Table 2 summarizes the results of the CTS group, in relation with the SNAP amplitude with palm stimulation. The mild CTS group had 100 % of the 10 hands with normal SNAP amplitude, while the severe CTS group had 100% of the 13 hands with abnormal SNAP amplitude. The intermediate group (moderate CTS) had 46 hands (59.7%) with abnormal SNAP amplitude, and 31 hands (40.3%) had normal SNAP amplitude.




In CTS, employing only standard determination of median distal latency (MDL) to APB and sensory conduction (wrist stimuli), it is impossible to distinguish how much of a reduced CMAP or SNAP is due to axonal degeneration, and how much is due to focal demyelination. According to Johnson4 prominent conduction block suggests a conservative treatment such as splitting or steroid injections, whereas prominent axonal loss is well-accepted indication for surgery. Despite the great controversial of this theme, it is well stated that demyelinating lesions have better prognosis than axonal ones.

Di Guglielmo et al.8, Lesser et al.2 and Pease et al.9 have published distinct works where they used palmar stimulation in CTS, in order to study the conduction block beneath the carpal tunnel segment, but they have given little importance to axonal degeneration. Warfel et al.10 have been the first who used the median palmar SNAP amplitude in order to predict the surgical outcome in CTS, and found that it is a good index, while latencies are not.

In our series 100% of mild CTS hands had a normal palmar SNAP amplitude (upper than mean control – 2.5 SD), in contrast with severe CTS hands, which had 100% with low amplitude or absent SNAP, indicating that the mild CTS group had only segmental demyelinating injury, whereas the severe CTS group had a combined axonal and demyelinating injury. With this knowledge we may treat mild and part of moderate CTS patients with conservative treatment, as there are only focal demyelination, without secondary axonal degeneration.



In CTS, as in other compressive neuropathies, it is possible to distinguish between the relative quota of conduction block and axonal degeneration in sensory and motor fibers, stimulating distal to the entrapment site. This simple test may be useful in establishing prognosis and addressing treatment, as it is well stated that axonal lesions have worse prognostic than segmental demyelinating ones, but further studies are necessary to confirm this.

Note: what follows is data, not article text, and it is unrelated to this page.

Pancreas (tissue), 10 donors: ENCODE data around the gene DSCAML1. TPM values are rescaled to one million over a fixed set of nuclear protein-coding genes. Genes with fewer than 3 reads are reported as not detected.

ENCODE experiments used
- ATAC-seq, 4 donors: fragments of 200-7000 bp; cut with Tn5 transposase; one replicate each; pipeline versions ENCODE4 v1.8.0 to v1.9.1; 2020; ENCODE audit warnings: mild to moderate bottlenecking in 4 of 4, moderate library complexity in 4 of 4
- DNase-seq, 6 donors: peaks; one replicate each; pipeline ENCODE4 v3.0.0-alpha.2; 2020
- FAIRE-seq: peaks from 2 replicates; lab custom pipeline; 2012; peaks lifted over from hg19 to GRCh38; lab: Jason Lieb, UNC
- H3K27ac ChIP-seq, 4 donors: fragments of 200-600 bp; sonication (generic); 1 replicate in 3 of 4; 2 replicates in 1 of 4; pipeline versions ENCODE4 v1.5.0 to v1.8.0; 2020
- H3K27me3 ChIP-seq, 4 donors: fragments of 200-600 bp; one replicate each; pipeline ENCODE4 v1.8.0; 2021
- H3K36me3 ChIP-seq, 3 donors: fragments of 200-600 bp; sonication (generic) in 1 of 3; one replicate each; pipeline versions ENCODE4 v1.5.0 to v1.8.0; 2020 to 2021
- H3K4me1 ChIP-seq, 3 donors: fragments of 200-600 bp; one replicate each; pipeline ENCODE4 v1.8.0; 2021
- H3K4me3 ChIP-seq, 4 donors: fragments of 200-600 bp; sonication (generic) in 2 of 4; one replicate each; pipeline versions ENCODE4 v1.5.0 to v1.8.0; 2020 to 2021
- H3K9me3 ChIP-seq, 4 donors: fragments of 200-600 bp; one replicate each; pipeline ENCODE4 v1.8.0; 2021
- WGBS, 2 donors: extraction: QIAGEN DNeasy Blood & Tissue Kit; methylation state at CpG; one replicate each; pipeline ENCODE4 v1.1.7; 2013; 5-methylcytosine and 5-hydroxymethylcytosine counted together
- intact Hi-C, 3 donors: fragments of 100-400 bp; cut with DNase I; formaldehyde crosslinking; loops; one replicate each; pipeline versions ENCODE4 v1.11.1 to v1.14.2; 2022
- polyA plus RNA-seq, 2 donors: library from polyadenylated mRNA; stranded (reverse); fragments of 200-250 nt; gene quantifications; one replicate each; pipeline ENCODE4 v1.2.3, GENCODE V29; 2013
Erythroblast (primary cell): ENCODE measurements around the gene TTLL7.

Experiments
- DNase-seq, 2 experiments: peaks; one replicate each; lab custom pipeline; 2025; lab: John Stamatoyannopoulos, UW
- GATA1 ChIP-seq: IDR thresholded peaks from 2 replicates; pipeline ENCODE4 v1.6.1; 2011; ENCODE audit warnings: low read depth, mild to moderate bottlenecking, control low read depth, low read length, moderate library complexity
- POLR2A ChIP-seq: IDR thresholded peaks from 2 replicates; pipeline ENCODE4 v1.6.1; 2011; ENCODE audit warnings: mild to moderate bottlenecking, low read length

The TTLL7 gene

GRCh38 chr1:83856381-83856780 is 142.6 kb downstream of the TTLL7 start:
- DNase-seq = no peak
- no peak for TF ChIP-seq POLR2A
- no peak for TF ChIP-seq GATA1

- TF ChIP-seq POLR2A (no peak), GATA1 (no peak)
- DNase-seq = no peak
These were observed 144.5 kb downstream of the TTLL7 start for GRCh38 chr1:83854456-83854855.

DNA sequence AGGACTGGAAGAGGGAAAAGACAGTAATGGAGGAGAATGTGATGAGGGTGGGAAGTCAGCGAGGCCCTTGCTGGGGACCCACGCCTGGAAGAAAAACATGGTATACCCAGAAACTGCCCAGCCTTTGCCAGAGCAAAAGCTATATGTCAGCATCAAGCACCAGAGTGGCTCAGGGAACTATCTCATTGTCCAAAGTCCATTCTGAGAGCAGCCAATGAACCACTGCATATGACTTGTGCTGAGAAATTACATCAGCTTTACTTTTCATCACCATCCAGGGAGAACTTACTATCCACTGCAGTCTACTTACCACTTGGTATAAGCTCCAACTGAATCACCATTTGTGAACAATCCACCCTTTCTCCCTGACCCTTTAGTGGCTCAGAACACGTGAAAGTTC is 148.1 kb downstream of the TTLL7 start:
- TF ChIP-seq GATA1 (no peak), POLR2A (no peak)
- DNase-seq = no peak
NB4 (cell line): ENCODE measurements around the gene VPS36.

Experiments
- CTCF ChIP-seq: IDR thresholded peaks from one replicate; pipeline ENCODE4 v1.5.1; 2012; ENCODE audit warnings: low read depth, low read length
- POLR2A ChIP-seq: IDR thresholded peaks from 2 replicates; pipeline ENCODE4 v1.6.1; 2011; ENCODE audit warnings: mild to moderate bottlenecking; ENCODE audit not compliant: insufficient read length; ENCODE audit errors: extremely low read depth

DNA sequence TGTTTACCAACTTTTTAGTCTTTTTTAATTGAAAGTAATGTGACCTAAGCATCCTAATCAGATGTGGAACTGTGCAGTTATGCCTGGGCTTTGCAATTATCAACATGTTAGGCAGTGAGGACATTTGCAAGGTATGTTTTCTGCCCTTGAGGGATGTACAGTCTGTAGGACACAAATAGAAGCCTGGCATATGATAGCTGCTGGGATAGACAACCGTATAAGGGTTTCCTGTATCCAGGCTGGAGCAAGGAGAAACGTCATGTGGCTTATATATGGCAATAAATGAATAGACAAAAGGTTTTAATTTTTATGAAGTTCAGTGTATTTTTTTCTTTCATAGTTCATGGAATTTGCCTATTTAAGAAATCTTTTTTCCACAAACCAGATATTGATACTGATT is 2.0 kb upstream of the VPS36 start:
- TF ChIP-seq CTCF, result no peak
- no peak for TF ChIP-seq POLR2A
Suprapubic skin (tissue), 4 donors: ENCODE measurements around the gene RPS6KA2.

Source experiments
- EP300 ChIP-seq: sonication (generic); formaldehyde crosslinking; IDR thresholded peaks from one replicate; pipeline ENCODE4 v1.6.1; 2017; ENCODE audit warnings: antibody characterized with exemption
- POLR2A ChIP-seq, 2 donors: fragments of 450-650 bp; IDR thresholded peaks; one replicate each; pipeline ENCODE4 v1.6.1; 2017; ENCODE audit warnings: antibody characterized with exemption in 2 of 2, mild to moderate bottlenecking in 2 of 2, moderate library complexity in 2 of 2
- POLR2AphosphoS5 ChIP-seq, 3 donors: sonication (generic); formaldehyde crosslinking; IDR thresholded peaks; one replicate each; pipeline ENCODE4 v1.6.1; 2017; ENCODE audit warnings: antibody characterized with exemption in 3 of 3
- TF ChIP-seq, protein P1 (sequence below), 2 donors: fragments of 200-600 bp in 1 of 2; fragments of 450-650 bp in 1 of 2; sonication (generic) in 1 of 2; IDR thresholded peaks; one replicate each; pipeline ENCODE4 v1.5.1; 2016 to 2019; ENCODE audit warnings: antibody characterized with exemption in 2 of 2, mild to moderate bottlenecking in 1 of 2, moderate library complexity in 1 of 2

1. Stevens JC. The electrodiagnosis of carpal tunnel syndrome: Muscle Nerve 1987;20:1477-1486.        [ Links ]

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3. Kimura J. The carpal tunnel syndrome: localization of conduction abnormalities within the distal segment of the median nerve. Brain 1979;102:619-635.        [ Links ]

4. Johnson EW. Should immediate surgery be done for carpal tunnel syndrome? No! Muscle Nerve 1995;18:658-659.        [ Links ]

5. American Association of Electrodiagnostic Medicine Quality Assurance Committee. Literature review of usefulness of nerve conduction studies and electromyography for the evaluation of patients with carpal tunnel syndrome. Muscle Nerve 1993:1392-1414.        [ Links ]

6. Olney RK, Miller RG. Conduction block in compression neuropathy: recognition and quantification. Muscle Nerve 1984;7:662-667.        [ Links ]

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8. Di Guglielmo G, Torrieri F, Repaci M, Uncini T. Conduction block and segmental velocities in carpal tunnel syndrome. Electroencephalogr Clin Neurophysiol 1997;105:321-327.        [ Links ]

9. Pease WS, Cinningham ML, Walsh WE, Johnson EW: Determining neuropraxia in carpal tunnel syndrome. Am J Phys Med Rehabil 1988;3:117-119.        [ Links ]

10. Warfel BS, Agha A, Tranchitella VJ. Predicting surgical outcome of severe carpal tunnel syndrome with nerve conduction studies. Muscle Nerve 2001;24:1416-1417.        [ Links ]



Address to correspondence
Dr. Marcelo Ribeiro Caetano
Rua Guarapari 41/406
21351-120 Rio de Janeiro RJ, Brasil
FAX: 21 248 81110.

Received 25 June 2002, received in final form 9 September 2002.
Accepted 17 September 2002.